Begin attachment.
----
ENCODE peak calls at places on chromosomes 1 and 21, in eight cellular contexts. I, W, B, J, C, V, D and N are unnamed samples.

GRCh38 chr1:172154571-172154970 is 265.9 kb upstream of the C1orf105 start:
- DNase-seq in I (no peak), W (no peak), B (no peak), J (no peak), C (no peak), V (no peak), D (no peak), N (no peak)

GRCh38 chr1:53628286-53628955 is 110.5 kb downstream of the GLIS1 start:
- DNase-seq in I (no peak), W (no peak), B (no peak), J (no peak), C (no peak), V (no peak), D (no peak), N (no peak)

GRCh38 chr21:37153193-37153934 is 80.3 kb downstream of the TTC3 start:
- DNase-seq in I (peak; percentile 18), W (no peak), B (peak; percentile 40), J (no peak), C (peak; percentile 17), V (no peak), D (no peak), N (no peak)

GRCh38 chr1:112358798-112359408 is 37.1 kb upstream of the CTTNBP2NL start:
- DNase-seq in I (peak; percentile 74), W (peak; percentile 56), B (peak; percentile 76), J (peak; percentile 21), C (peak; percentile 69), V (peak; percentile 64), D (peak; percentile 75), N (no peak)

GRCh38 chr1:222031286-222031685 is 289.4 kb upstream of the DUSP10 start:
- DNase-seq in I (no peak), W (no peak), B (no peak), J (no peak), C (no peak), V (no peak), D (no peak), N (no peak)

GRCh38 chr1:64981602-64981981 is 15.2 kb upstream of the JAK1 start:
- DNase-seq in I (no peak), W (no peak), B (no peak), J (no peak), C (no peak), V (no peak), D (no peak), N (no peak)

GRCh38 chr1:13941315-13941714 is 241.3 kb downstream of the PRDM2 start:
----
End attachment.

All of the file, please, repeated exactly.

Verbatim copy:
ENCODE peak calls at places on chromosomes 1 and 21, in eight cellular contexts. I, W, B, J, C, V, D and N are unnamed samples.

GRCh38 chr1:172154571-172154970 is 265.9 kb upstream of the C1orf105 start:
- DNase-seq in I (no peak), W (no peak), B (no peak), J (no peak), C (no peak), V (no peak), D (no peak), N (no peak)

GRCh38 chr1:53628286-53628955 is 110.5 kb downstream of the GLIS1 start:
- DNase-seq in I (no peak), W (no peak), B (no peak), J (no peak), C (no peak), V (no peak), D (no peak), N (no peak)

GRCh38 chr21:37153193-37153934 is 80.3 kb downstream of the TTC3 start:
- DNase-seq in I (peak; percentile 18), W (no peak), B (peak; percentile 40), J (no peak), C (peak; percentile 17), V (no peak), D (no peak), N (no peak)

GRCh38 chr1:112358798-112359408 is 37.1 kb upstream of the CTTNBP2NL start:
- DNase-seq in I (peak; percentile 74), W (peak; percentile 56), B (peak; percentile 76), J (peak; percentile 21), C (peak; percentile 69), V (peak; percentile 64), D (peak; percentile 75), N (no peak)

GRCh38 chr1:222031286-222031685 is 289.4 kb upstream of the DUSP10 start:
- DNase-seq in I (no peak), W (no peak), B (no peak), J (no peak), C (no peak), V (no peak), D (no peak), N (no peak)

GRCh38 chr1:64981602-64981981 is 15.2 kb upstream of the JAK1 start:
- DNase-seq in I (no peak), W (no peak), B (no peak), J (no peak), C (no peak), V (no peak), D (no peak), N (no peak)

GRCh38 chr1:13941315-13941714 is 241.3 kb downstream of the PRDM2 start: